Skilled Visas and Employment Visas

If you are considered a skilled individual you may be able to qualify for a visa through your occupation. Many countries require specific skills and will actively seek individuals to fill places available in their workforce. If you are one of these people, you may find that obtaining a visa is relatively easy. You will have your points counted in certain countries and your skills will be assessed. If you reach the correct level across the board, you can get a visa to move, so long as you continue to work in the same occupation. This is an extremely common visa type in countries such as Australia and New Zealand who are desperate to obtain more medical staff and trades people.

Special Category Visas

Qualifying for a special category visa can be difficult as the numbers are very low. They are normally reserved for those individuals with exceptional skills in their field. An example of this would be a writer, athlete, entertainer, scientist or doctor. If you believe you are capable of qualifying for a visa in this category, you may need to prove this and would benefit from the help of a migration agent.

Overall, there are many different ways to qualify for a visa and as long as you don’t have a serious criminal record, can back up your application with strong evidence and are of a fit and healthy medical state, you may be a successful candidate for an immigration visa.

You might also like...
Share Your Story, Join the Discussion or Seek Advice..
[Add a Comment]
I am a British citizen and living in the US currently - I have been for 20 years.We are moving back to the UK in July.My husband is a US citizen and I am confused as to whether or not he needs a visa.My children are covered under me and can apply for British passports up until they are 18.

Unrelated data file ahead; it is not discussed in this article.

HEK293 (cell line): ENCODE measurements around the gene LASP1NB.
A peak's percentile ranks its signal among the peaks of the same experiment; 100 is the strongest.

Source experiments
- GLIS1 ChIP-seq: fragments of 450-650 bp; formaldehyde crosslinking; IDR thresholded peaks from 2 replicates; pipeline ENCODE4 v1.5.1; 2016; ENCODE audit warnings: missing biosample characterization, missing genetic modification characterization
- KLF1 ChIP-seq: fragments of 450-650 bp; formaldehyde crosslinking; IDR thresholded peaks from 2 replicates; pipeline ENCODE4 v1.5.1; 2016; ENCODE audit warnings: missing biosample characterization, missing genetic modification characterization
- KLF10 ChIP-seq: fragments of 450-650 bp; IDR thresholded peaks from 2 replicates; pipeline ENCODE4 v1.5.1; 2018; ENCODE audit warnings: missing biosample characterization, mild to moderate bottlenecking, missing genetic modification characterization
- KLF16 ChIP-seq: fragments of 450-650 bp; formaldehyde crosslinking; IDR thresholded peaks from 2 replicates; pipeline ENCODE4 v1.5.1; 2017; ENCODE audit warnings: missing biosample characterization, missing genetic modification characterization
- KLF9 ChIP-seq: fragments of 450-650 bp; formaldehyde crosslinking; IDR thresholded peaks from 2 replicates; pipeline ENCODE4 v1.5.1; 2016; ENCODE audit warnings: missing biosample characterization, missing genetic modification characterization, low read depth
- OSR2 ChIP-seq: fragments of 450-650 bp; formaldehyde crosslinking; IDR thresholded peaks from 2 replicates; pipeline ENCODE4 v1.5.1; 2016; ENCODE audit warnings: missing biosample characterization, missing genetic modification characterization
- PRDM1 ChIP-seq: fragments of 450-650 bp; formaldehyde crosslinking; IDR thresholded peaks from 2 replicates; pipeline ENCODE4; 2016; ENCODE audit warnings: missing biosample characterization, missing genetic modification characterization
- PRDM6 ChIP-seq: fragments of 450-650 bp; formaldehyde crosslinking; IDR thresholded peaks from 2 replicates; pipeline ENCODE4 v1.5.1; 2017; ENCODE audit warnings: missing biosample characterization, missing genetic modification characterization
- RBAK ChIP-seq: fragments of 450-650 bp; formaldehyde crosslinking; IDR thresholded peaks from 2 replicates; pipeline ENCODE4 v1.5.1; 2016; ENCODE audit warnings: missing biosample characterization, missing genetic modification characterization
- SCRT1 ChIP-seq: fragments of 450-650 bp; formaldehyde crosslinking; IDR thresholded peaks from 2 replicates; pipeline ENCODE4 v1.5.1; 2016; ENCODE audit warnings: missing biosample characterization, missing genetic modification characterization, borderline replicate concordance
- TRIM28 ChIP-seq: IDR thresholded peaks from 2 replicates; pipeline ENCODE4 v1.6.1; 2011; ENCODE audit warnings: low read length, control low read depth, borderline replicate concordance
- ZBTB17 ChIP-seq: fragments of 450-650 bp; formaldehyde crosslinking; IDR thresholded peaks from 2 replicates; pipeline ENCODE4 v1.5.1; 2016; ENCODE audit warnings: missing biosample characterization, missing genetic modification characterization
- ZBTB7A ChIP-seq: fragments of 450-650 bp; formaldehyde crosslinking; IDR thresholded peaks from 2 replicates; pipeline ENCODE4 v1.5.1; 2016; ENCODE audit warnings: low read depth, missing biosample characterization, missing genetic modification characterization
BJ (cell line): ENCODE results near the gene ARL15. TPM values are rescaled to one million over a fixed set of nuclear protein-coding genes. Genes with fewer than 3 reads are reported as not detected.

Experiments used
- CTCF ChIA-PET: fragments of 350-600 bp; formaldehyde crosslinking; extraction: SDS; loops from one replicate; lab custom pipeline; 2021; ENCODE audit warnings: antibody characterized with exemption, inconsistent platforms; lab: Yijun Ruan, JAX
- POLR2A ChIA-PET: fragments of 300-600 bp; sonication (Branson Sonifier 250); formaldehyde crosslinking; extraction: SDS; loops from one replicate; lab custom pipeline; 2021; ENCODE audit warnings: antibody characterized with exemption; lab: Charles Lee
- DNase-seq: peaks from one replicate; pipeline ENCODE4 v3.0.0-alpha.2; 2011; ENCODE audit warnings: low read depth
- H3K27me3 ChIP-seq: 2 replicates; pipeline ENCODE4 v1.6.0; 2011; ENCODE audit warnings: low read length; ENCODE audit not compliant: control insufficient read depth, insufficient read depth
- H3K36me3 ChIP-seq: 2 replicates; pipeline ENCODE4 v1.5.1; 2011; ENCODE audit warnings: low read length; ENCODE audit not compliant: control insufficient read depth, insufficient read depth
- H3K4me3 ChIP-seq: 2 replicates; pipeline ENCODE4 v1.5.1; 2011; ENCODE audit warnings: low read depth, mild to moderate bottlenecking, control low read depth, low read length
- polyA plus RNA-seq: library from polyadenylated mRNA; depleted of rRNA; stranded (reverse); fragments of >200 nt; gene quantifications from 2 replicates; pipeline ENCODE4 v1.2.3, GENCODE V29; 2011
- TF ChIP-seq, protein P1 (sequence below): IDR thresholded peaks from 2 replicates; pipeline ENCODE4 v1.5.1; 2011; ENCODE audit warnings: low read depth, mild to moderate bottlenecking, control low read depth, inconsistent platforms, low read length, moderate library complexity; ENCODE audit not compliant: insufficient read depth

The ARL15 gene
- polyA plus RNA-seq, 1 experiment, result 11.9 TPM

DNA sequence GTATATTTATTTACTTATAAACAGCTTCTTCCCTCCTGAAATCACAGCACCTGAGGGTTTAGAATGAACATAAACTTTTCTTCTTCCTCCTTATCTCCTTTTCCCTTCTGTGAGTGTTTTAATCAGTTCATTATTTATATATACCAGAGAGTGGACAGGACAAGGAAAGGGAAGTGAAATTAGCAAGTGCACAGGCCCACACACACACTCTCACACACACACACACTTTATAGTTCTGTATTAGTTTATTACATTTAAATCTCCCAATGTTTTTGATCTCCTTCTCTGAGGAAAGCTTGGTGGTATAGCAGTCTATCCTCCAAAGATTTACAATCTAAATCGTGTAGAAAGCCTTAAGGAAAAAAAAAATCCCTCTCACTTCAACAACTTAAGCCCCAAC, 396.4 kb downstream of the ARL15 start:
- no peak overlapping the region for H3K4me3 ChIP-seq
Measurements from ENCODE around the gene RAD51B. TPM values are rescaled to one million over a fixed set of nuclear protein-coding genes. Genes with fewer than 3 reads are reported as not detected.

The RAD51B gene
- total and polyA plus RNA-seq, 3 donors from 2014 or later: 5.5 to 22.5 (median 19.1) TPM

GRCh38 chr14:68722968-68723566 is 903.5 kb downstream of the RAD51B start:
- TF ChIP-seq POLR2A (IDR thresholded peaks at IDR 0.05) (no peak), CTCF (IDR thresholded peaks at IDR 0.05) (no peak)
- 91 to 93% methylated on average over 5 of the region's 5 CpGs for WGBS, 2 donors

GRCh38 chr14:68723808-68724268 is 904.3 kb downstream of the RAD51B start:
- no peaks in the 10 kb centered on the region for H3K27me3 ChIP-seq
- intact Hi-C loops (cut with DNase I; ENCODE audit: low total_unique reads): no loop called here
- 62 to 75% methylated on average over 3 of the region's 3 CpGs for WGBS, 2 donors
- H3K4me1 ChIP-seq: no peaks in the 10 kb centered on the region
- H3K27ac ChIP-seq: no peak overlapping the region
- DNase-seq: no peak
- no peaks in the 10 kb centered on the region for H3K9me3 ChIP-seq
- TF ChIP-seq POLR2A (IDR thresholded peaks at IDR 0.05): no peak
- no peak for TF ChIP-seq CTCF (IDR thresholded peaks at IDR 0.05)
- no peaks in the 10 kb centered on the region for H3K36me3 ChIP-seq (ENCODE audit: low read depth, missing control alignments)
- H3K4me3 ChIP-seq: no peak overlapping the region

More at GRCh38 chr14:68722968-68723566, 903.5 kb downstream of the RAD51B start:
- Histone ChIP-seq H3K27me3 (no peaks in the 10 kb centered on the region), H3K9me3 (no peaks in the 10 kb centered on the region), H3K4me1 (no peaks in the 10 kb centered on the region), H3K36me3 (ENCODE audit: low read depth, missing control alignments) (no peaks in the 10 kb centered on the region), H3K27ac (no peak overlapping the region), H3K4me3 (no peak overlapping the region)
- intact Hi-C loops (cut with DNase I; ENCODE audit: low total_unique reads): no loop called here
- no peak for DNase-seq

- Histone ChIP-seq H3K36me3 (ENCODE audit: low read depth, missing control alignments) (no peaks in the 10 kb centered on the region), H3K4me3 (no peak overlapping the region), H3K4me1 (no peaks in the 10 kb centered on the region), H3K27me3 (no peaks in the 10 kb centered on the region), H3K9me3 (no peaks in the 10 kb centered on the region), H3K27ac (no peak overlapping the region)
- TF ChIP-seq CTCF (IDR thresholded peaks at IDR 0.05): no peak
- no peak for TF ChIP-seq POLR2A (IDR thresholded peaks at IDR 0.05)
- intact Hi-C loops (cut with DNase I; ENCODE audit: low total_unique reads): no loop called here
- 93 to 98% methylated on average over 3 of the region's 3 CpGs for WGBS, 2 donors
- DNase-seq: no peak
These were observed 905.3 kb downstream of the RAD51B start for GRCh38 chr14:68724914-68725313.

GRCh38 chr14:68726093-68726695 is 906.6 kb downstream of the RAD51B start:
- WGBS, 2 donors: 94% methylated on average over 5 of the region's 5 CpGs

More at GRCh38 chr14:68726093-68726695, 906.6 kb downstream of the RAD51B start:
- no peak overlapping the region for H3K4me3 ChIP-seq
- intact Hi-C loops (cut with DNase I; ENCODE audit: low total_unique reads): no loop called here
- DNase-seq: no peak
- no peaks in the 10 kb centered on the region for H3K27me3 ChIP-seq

Britchick - 14-Jan-16 @ 4:42 PM
Hello, I am 33 and my partner 37. We are from Italy but living in the uk for more than 7 years. We would like to start a family but London has become too expensive and chaotic to raise a child, that's why we are considering moving abroad. Wewe are interested to know what are the possibilities of a brighter future, better quality of life and better jobs prospect. My partner is a freelance photographer and I work as visa officer. We have no criminal records If anyone has any suggestion, will be really appreciate. thank you
bisha - 12-Dec-15 @ 9:45 AM
@Issy - you can check whether you are eligible to apply via the link here. I hope this helps.
EmigrationExpert - 11-Mar-15 @ 11:54 AM
Hi, I am interested to know if it would be possible for me to work for my sister in laws catering business in Canada. I am british and have my own property in the UK, but looking to sell and possibly invest the money in her business. I would like to work on a temp work visa for her, then in future if all goes well invest my money. As a relative can she employ me. I am 53 and have no criminal convictions. Thank you issy?
Issy - 9-Mar-15 @ 4:50 PM
Share Your Story, Join the Discussion or Seek Advice...
Title:
(never shown)
Firstname:
(never shown)
Surname:
(never shown)
Email:
(never shown)
Nickname:
(shown)
Comment:
Validate:
Enter word:
Topics
Latest Comments